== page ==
If you own a business, it’s probably one of your most valuable assets, if not the most valuable. Your business is the culmination of a dream, a major source of your income and in some cases the primary livelihood for others. According to the folks at RocketLawyer.com, it therefore makes good sense to put together a business estate plan that covers your company’s assets, trade secrets and organizational structure so that forces beyond your control don’t slow it down.
Business estate planning covers all the bases against your death or that of a partner. It can also define what will be done if a business partner decides to leave the firm. In either case, you should begin by deciding what should happen in such situations. You can implement a buy-sell agreement, a formal document that protects all the partners in a business when one of them passes away or decides to sell their share of the company. The agreement establishes whether a new partnership will be formed or whether the business simply gets dissolved.
In any business with two or more partners, everyone should put their heads together to decide how this situation is resolved to the benefit of both the business and the key stakeholders in it. A successor might be chosen, for example an heir of the deceased partner, or the owners might retain the right to reject that option if it’s not in the best interests of the business. Some estate planners recommend that partners take out life insurance policies that can be used to buy a deceased partner’s shares from his or her estate.
Estate planning is also a good time to establish what the business is worth and what value you as the owner bring to it. If you liquidated everything, inventory, computers, furniture, what would you be left with? And what about business relationships and arrangements that keep the business moving efficiently, vendors, bank accounts, lines of credit, social media and so on? If you’re the only person running the business, you might forget about the online bank accounts, email accounts, file sharing sites, social networking accounts and such that might be inaccessible if you weren’t there to furnish the usernames and passwords. A documented plan should be in place to preserve and transfer this knowledge to prevent a perfectly healthy business from taking an unfortunate tumble.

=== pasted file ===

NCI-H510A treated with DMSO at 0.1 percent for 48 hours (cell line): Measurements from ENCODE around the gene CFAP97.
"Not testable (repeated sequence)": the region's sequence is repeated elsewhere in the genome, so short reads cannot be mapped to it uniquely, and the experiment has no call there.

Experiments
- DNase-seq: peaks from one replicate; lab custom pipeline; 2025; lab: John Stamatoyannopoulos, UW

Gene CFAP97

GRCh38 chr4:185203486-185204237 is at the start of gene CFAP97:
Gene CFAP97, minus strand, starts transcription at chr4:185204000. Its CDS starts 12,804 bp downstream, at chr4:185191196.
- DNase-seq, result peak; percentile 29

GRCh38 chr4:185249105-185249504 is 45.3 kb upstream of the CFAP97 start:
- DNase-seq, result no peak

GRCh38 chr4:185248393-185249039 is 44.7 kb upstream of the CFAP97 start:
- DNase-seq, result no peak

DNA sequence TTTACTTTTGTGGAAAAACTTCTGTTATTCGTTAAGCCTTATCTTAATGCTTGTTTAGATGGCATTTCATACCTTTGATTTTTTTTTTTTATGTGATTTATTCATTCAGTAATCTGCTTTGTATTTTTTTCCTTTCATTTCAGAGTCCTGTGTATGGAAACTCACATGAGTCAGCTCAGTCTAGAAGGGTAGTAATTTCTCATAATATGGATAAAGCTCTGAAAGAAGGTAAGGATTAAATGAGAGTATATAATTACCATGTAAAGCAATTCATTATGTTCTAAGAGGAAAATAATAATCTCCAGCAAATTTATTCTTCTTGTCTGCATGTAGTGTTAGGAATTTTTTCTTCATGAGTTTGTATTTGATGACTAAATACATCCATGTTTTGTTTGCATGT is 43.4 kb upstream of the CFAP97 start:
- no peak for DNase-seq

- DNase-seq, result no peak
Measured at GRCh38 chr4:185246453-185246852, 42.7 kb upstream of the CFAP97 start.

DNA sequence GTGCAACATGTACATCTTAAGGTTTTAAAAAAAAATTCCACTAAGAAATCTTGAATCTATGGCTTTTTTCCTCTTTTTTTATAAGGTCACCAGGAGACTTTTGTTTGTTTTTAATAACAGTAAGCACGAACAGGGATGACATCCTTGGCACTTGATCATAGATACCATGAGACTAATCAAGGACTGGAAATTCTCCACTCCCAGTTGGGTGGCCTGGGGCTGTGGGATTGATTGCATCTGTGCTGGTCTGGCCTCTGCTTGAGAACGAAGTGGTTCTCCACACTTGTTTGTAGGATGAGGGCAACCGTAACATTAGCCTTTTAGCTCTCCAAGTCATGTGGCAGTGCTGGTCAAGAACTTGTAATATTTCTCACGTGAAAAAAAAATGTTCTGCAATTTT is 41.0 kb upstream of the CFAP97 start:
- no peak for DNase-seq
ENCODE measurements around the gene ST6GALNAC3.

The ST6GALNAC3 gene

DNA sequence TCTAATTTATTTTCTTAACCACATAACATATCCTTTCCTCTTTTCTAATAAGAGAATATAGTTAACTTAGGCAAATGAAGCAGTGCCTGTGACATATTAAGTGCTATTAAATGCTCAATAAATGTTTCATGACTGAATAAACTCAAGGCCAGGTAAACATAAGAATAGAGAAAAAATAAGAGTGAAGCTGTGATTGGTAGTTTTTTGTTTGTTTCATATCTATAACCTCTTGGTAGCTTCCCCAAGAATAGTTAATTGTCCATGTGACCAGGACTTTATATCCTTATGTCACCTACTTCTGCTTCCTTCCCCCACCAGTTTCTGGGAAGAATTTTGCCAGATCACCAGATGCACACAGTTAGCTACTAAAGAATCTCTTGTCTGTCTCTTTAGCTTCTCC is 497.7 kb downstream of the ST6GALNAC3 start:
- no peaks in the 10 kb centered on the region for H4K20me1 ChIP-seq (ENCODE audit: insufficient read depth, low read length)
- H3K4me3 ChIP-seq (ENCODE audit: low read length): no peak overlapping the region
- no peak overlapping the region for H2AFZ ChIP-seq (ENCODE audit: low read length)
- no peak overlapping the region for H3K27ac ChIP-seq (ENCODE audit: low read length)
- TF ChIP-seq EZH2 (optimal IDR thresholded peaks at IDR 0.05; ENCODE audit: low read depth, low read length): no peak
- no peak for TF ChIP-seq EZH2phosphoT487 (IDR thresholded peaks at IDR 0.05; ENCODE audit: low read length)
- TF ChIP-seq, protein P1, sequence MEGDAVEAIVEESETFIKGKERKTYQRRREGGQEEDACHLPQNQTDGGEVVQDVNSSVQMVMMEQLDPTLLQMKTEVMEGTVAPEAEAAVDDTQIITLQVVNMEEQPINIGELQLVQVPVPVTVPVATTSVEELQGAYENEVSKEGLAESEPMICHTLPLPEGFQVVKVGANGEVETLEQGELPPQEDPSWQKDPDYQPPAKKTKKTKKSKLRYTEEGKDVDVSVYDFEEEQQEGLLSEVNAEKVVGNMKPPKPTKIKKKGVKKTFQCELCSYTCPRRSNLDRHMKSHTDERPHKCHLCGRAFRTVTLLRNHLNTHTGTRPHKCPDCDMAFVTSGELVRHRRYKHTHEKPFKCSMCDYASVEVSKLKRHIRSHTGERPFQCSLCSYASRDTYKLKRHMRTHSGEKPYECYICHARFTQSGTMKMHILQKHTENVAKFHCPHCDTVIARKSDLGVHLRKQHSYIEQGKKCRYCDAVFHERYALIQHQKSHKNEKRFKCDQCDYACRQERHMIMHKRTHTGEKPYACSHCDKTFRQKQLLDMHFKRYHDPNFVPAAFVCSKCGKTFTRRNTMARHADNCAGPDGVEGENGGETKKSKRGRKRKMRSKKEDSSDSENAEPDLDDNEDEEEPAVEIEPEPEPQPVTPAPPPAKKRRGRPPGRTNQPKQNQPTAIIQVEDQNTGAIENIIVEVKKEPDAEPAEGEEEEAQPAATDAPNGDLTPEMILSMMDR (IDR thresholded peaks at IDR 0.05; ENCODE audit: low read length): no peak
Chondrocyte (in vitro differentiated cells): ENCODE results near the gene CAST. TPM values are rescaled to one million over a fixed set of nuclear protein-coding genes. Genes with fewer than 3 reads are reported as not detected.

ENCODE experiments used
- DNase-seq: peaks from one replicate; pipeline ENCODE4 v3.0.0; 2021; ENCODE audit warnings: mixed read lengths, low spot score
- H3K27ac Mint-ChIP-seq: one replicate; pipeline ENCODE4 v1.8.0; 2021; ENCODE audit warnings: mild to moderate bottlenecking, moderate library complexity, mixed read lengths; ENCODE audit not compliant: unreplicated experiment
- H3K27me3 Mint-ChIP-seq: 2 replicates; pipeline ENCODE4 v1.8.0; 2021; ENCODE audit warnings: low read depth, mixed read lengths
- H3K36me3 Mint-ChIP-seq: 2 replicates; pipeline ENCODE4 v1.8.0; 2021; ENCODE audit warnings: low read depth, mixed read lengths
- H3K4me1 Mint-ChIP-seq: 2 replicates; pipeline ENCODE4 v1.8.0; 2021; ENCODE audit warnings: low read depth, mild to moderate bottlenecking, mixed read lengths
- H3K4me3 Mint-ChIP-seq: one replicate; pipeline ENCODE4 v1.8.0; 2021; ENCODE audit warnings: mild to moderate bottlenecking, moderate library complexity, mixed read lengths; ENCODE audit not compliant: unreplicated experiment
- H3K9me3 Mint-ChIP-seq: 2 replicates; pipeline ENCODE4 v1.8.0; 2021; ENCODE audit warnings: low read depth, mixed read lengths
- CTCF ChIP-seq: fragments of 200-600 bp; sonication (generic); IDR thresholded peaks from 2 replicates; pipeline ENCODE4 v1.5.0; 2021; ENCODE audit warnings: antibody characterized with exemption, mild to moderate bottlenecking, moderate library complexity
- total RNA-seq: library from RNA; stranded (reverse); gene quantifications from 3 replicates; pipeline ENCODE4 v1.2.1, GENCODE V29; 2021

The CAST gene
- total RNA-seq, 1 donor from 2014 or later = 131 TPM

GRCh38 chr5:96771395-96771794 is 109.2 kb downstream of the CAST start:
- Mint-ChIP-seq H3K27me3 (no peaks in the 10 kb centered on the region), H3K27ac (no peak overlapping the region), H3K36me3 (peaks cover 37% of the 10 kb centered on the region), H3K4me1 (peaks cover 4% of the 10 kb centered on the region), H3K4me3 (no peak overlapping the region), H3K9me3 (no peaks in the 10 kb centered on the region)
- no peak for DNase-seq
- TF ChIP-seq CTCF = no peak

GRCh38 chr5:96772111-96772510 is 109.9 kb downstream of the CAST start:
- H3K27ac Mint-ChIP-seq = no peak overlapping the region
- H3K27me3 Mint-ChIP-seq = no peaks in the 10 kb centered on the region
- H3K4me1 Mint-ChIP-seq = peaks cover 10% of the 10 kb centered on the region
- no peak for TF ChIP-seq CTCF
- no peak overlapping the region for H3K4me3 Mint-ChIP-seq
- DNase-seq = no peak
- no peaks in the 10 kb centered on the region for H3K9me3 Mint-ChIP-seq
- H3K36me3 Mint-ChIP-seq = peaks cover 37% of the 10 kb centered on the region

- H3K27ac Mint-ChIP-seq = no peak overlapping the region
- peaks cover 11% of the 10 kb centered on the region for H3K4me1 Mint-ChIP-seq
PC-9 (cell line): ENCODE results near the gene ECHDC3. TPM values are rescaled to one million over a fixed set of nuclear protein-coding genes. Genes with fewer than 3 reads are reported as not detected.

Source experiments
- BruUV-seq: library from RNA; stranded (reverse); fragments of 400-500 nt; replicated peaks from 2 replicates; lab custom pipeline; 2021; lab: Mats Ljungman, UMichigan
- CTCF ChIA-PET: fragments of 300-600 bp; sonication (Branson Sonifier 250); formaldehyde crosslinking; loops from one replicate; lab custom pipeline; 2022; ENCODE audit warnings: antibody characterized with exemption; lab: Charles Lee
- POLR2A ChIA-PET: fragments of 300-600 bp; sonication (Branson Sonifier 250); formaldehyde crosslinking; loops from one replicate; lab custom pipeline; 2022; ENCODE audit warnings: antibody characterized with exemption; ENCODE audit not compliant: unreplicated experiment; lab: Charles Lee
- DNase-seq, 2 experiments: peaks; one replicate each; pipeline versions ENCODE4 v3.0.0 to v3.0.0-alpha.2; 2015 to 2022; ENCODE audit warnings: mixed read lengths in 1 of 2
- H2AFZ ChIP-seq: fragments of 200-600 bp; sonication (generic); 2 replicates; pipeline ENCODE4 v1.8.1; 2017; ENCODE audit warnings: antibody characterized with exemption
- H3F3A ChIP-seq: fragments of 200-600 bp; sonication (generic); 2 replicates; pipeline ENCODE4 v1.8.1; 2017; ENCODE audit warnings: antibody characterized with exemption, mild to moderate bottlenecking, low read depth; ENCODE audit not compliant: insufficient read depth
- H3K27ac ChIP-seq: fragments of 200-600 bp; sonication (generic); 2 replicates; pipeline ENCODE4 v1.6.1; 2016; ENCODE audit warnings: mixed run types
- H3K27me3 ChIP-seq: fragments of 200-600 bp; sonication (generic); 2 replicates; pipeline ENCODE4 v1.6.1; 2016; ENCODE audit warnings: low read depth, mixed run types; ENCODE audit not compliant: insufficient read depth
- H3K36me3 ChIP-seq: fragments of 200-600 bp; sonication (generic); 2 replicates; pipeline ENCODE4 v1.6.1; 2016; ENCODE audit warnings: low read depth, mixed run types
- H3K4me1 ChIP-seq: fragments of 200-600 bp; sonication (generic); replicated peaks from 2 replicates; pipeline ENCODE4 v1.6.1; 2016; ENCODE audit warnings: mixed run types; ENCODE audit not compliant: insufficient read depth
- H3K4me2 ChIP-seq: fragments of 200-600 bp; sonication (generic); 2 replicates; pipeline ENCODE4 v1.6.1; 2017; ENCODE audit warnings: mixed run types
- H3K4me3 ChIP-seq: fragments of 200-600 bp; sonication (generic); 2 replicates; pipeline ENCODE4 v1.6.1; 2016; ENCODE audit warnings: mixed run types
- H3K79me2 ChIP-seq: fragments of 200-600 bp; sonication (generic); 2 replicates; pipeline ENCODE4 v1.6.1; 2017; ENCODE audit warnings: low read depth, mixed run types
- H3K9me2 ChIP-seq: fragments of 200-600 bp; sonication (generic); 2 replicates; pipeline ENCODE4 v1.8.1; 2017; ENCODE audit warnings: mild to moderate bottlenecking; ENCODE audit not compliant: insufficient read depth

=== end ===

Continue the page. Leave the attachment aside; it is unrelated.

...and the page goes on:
Overall, estate planning for a business is just as important, perhaps more important, than estate planning for an individual’s personal property. The larger and more complex your company, the more you might want to consider speaking with an attorney to get a fresh set of eyes evaluating your needs, and the needs of your business and your partners. Since life is full of constant changes, you’ll also want to revisit your business estate plan every few years to account for marriages, children and the ever-changing situations of your company’s stakeholders.
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